Uh-oh! We hate to break it to you, but whether your bridal bun is more Bride of Frankenstein or the wedding party's limo never arrives, wedding day disasters can—and do—happen. But as the Brides October/November 2016 issue proves, brides-to-be can survive any catastrophe (trust us!). In our latest issue, real and very brave brides are sharing their wedding nightmares. These major mishaps might have you clutching your pearls, but don't worry—everyone still had their happily ever after. See? Brides can handle anything! Still don't believe us? Read one of the catastrophic wedding day tales below.
"Wow," said my cousin Jen, putting her arm around me. "How much did it cost to get a waterfall at your wedding?" Friends, it wasn't a waterfall. It was a pure, driving rain that had broken through our pristine white wedding tent and was pouring onto the dance floor, threatening to ruin the night and send 243 people out into a storm and back to their B&Bs.
Flashback to 10 months earlier: Jake and I got engaged under a weeping willow along the Seine in Paris, and I pledged to be the most chilled-out bride in the history of brides. We weren't even going to throw a wedding, per se, just a wild, carefree celebration of us, and how happy we make each other, at my in-laws' house at the foot of the Berkshire Mountains.
The day before our wedding, as I was double-checking the seating chart against the master guest list, I thought back to that Paris pledge and laughed at my naïveté. Because once we wrote that guest list, which topped 250 people, all of whom would want to eat, drink, sit, and dance, we realized we were planning not only a wedding, but a big one. And if we were going to ask all those souls to schlep out to rural Massachusetts, we wanted to make it worth their while. They deserved welcome baskets stuffed with locally tapped maple syrup and a hand-drawn map of the area. They deserved linen napkins in our signature apricot color.
The morning of our wedding was sunny. But Jake called from the wedding site, a.k.a. his parents' backyard, saying that the rental company had built a quick tent for the ceremony, just in case. "But it's beautiful out!" I protested. Jake agreed, then explained, with his typical patience, that there was a good chance of rain. "But that's not how I pictured it!" I whined.
"That's not how I pictured it" went through my head at least 20 times during the first hours of my wedding: When the caterer set up the cheese table in the dining room instead of on the patio. When guests started using the bathroom inside the house. When my bridesmaids' apricot pashminas became umbrellas against the misting rain. Every time I looked up at the ominous sky, silently pleading for a break in the clouds.
As my nerves built, so did those clouds. Just as the last guest filed into the enormous tent in the middle of the field, the sky opened up and I felt my own tension break. It was pouring. What was there left to do but accept it? I sidled up to the bar and looked around. People were laughing and smiling, grateful to be inside and dry, and talking more loudly in order to be heard above the pounding rain. The vibe, in other words, had changed from ominous to electric.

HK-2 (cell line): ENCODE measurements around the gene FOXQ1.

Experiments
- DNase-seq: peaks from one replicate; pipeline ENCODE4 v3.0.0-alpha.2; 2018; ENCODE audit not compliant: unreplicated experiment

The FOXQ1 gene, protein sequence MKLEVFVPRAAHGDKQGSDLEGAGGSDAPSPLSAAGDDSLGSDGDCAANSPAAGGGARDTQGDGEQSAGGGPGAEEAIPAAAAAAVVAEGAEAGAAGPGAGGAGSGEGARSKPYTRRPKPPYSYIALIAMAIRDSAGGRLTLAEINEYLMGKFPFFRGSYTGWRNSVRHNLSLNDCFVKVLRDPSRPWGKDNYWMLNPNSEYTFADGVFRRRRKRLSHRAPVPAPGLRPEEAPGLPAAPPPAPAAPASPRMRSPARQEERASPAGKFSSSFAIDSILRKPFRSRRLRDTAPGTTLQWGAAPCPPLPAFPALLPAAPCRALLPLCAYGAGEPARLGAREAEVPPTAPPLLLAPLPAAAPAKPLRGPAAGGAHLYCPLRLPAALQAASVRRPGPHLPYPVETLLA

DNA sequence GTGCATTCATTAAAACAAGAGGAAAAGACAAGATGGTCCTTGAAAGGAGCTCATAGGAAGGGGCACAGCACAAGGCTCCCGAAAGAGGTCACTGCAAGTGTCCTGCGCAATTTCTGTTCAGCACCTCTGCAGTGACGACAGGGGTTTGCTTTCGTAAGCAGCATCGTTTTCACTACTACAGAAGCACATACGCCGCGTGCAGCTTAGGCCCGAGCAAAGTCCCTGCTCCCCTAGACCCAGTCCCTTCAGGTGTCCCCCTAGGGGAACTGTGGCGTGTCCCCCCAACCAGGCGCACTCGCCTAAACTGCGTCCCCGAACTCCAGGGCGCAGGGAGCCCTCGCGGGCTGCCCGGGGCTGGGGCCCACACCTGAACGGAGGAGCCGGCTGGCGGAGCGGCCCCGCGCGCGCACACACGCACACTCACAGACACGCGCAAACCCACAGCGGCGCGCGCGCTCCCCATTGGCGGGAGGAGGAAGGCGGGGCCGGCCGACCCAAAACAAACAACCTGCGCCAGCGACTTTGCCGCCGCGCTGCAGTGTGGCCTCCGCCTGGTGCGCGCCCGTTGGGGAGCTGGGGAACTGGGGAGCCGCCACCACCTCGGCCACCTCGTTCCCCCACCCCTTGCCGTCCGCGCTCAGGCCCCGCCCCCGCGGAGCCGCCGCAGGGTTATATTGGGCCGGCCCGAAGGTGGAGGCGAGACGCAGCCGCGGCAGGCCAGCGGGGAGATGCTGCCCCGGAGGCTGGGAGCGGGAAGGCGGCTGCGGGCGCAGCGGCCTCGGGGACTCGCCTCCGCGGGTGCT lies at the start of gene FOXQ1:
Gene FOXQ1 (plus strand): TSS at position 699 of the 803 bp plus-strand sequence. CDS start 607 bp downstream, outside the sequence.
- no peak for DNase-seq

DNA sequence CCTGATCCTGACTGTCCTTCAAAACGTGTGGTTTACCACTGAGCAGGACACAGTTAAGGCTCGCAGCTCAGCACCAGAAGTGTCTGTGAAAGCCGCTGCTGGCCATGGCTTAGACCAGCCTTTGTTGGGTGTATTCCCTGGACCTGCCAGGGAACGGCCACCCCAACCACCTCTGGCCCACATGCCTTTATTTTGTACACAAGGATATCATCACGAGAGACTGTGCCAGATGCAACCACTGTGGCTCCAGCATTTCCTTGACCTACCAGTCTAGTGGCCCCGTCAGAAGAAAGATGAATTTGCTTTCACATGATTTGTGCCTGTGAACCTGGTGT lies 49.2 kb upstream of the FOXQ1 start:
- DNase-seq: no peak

Speaking of electricity. When my brother-in-law, Teddy, started his hilarious speech, lightning struck the tent and the lights blinked. "Don't touch the poles," he said, which got a big laugh. "No, really. Do not touch these poles." As the night wore on, I spotted drenched cousins and friends and assumed they'd braved the elements to reach the rather elegant port-a-potties. Later, I learned that many guests were leaving the tent for another reason: Our friends were having sex in the barn, in the pool house, in the forest, in those (ridiculously upscale) port-a-potties, and even on the shuttle bus. The storm had made the party permissive, rendering our country-chic affair more raucous and causing people to let their (wet) hair down. Would all that debauchery have happened if the rain hadn't turned everything up to 11? I really don't think it would've.
And that impromptu waterfall? It happened somewhere around 9 p.m.—after the rustic Italian dinner but before the blueberry pie—and elicited a big cheer as everyone danced right through it. Bottoms up, I thought, and I finished my blush-colored Japanese beer (chosen to match the wildflower bouquets). We stepped off the dance floor as someone from the rental company patched the rip and mopped up the water. Aside from one sprained ankle, no harm was done.
There's an old proverb that says rain at a wedding is good luck because a wet knot is harder to undo. It poured on my grandparents' wedding day too. They lived a long, happily married life, sleeping all that time in a full-size bed; they couldn't bear being even inches apart. I wondered if my grandmother had been disappointed on their day or if the rain had made their night more fun. Because after we'd spent months obsessing over the menu, the linens, and the lemon-thyme centerpieces, in the end, it was something we couldn't ever plan—that pouring, soaking rain—that made our wedding a wild, carefree celebration of Jake and me and how happy we make each other.